The serum free medium was developed and used for the suspension culture of mammalian cells. Although there were the problems of the longer lag time and the smaller maximum cell concentration achievable, the higher specific productivity as well as other advantages of the serum free medium can make it a more realistic alternative. The existence of a staggering period in glucose concentration vs. time profile in the batch culture can be a practical indicating signal for performing fed batch culture. The concentration dependence of the effects of the additives in the serum free medium as well as its economic feasibility was also tested.
Biodegradation of Formaldehyde by Peudomonas Putida H-5
KSBB Journal, volume 8, issue 1, 1993, Pages 36~41
This study was designed to reveal the characteristics of the strains degrading formaldehyde isolated from mud of waste water. A strain H-5 showed the highest ability of formaldehyde biodegradation among isolated strains. According to identification, the strain H-5 was ascribed to be Peudomonas putida H-5. The optimal conditions of Peudomonas putida H-5 were
and pH 7.0. The highest level of formaldehyde degradation was demonstrated at the concentration of 0.02~0.04% in a glucose containing medium. Formaldehyde biodegradation by Peudomonas putida H-5 indicated that this reaction was converted to the methanol and formic acid. However, methanol and formic acid did not show any effect on the growth of viable cells.
Continuous Degradation of Formaldehyde by Peudomonas putida H-5 Using Rotation Disc Contactor
KSBB Journal, volume 8, issue 1, 1993, Pages 42~48
Continuous degradation of formaldehyde by using a rotating disc contactor was investigated in this study. Peudomonas putida H-5K was selected as a mutant using N-methyl N'-nitro N-nitrosoguandine (250
), which showed 1.5 times higher ability of formaldehyde degradation than that of the parent strain. Enzyme activity for formaldehyde degradation released form Peudomonas putida H-5K showed the highest level of 6.2mo1/min/mg protein in the 2% glucose mineral medium containing 0.02% formaldehyde. Degradation of formaldehyde from the first stage in rotating disc contactor was 95% and 5% from the 4th stage when the reactor was fed with 0.02% or 0.04% formaldehyde solution at a rate of 20
per hour. Continuous degradation of formaldehyde using rotating disc contactor was above 95%o in the medium containing 0.04% formalchyde, at the medium feed ratc of 20
Studies on the Compositions of Odd number Fatty acid of Vegetability lipids
KSBB Journal, volume 8, issue 1, 1993, Pages 49~54
The contents of odd number fatty acid in walnut, peach seed and apricot seed were analyzed by HPLC. The results were as follows; the contents of crude oil in walnut, peach seed and apricot seed were 61.7%, 48.21%, and 52.34%, respectively. The contents of neutral lipid in walnut peach seed, and apricot seed were contained 62.32%, 91.50%, and 88.00%, respectively. The contents of glycolipid in walnut peach seed and apricot seed were contained 34.14%, 3.25%, and 4.78%, respectively. The contents of phospholipid in walnut peach seed and apricot seed were contained 3.54%, 5.25%, and 7.27%, respectively. The contents of odd number fatty acid and even number fatty acid in neutralipid were walnut 37.07% and 36.72%, peach seed 5.4% and 94.60%, and apricot seed 6.85% and 93.92%, respectively. The contents of odd number fatty acid and even number fatty acid in glycolipid were walnut 5.37% and 46.21%, peach seed 6.97% and 89.42%, and apricot seed 10.50% and 89.42%, respectively. The contents of odd number fatty acid and even number fatty acid in phospholipld were walnut 3.57% and 96.43%, peach speed 6.51% and 93.49%, and apricot seed 15.00% and 84.20%, respectively. The contents of odd number fatty and even number fatty acid in total fatty acid were walnut 14.47% and 85.53%, peach seed 1.17% and 98.83%, and apricot seed 4.3% and 95.97%, respectively.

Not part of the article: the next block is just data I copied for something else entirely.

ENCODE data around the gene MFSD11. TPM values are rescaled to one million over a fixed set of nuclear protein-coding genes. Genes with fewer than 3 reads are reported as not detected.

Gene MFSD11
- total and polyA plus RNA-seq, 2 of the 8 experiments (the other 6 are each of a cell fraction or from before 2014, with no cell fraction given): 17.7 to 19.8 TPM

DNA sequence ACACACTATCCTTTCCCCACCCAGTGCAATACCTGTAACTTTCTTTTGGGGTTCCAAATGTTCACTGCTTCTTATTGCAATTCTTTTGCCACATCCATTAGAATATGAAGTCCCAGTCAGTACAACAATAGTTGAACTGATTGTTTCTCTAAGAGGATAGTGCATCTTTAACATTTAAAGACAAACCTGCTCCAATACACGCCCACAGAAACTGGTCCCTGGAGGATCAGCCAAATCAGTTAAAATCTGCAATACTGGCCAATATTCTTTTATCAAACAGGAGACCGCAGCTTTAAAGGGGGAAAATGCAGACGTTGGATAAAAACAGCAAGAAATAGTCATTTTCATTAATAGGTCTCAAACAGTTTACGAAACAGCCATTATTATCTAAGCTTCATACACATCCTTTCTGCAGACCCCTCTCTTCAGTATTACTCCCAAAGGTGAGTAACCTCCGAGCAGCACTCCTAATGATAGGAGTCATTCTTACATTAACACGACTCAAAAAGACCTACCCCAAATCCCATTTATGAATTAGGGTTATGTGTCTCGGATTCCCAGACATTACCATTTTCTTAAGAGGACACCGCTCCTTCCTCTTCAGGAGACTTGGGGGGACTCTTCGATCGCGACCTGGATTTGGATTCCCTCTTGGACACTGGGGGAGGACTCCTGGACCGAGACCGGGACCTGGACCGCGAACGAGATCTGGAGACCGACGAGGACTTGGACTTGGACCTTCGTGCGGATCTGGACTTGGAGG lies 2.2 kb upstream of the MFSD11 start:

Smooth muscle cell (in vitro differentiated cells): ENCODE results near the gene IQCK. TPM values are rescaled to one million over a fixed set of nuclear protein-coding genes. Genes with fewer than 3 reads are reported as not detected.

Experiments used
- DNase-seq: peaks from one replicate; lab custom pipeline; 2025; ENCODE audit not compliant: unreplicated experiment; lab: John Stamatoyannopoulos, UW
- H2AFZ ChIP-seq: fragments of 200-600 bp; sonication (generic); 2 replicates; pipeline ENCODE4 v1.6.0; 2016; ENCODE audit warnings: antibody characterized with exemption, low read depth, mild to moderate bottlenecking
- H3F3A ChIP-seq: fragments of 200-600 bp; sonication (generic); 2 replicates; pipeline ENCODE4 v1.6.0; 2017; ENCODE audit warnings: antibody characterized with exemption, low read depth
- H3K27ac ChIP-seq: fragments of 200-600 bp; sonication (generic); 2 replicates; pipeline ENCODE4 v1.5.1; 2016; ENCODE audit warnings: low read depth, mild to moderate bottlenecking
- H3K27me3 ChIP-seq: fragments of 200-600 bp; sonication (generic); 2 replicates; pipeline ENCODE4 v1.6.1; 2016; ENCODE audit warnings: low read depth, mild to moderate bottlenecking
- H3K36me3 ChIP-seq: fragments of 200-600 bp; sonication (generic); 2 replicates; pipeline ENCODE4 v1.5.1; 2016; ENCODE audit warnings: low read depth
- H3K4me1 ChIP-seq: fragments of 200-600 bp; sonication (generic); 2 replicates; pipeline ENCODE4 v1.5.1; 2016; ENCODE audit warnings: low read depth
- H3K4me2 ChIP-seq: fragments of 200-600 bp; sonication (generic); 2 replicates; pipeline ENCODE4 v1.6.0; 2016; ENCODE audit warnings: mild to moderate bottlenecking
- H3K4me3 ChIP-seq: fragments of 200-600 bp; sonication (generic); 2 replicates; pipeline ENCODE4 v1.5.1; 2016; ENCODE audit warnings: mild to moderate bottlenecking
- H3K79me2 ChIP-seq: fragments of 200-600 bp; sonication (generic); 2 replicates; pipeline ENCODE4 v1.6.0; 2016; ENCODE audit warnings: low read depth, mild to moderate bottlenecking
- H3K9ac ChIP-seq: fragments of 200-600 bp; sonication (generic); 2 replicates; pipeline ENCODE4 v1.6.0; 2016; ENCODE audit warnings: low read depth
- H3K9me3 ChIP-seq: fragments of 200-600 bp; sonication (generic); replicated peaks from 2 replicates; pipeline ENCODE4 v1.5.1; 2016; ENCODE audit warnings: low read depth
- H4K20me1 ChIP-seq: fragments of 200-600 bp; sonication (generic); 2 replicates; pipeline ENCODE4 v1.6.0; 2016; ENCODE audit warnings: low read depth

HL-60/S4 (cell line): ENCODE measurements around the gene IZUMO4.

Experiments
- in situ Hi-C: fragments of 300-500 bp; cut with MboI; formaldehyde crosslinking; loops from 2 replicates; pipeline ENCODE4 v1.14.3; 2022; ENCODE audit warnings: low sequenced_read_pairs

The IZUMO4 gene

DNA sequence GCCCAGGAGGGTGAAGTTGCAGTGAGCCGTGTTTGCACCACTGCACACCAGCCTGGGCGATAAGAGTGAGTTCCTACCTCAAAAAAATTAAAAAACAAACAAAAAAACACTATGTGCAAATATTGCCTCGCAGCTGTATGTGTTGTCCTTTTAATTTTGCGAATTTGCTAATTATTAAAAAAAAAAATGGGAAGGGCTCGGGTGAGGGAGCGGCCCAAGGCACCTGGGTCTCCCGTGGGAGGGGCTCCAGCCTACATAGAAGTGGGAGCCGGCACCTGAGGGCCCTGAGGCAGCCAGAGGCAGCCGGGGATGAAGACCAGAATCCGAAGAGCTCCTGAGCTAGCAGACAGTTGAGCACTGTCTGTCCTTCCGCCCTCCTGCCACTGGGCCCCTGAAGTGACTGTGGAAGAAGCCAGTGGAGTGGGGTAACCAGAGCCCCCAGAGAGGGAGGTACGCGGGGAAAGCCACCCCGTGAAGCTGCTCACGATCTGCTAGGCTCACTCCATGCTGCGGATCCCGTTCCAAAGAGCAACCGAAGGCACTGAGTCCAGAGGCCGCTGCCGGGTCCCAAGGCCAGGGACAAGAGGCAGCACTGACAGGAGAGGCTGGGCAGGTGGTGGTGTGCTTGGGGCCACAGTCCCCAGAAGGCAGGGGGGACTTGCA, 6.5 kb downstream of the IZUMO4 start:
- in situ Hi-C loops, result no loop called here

Effects of Nutrients and Culture Conditions on the Cell Growth and the Flavonol Glycosides Production in Cell Cultures of Ginkgo biloba
KSBB Journal, volume 8, issue 1, 1993, Pages 55~61
Cell lines of Ginkgo biloba were derived from different plant parts and from ten varieties spanning various geographic locations. They had various properties of growth and product formation. More than three flavonol glycosides were present in low concentration in callus and suspension cultures. Cell growth and biosynthesis of flavonol glycosides were found to be affected by medium composition. Culture conditions which influenced cell growth and product formation were also examined. Light stimulated the flavonol glycosides biosynthesis and ten times higher flavonol glycosides content was obtained as compared with the result without light.